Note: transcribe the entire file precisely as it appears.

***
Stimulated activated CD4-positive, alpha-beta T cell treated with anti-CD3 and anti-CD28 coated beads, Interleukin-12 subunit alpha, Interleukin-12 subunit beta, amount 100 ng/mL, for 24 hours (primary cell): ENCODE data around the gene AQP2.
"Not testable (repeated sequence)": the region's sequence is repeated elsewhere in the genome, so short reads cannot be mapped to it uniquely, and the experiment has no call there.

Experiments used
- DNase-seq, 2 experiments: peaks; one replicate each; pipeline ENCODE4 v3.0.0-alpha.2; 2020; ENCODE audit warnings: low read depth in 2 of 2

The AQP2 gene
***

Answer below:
Stimulated activated CD4-positive, alpha-beta T cell treated with anti-CD3 and anti-CD28 coated beads, Interleukin-12 subunit alpha, Interleukin-12 subunit beta, amount 100 ng/mL, for 24 hours (primary cell): ENCODE data around the gene AQP2.
"Not testable (repeated sequence)": the region's sequence is repeated elsewhere in the genome, so short reads cannot be mapped to it uniquely, and the experiment has no call there.

Experiments used
- DNase-seq, 2 experiments: peaks; one replicate each; pipeline ENCODE4 v3.0.0-alpha.2; 2020; ENCODE audit warnings: low read depth in 2 of 2

The AQP2 gene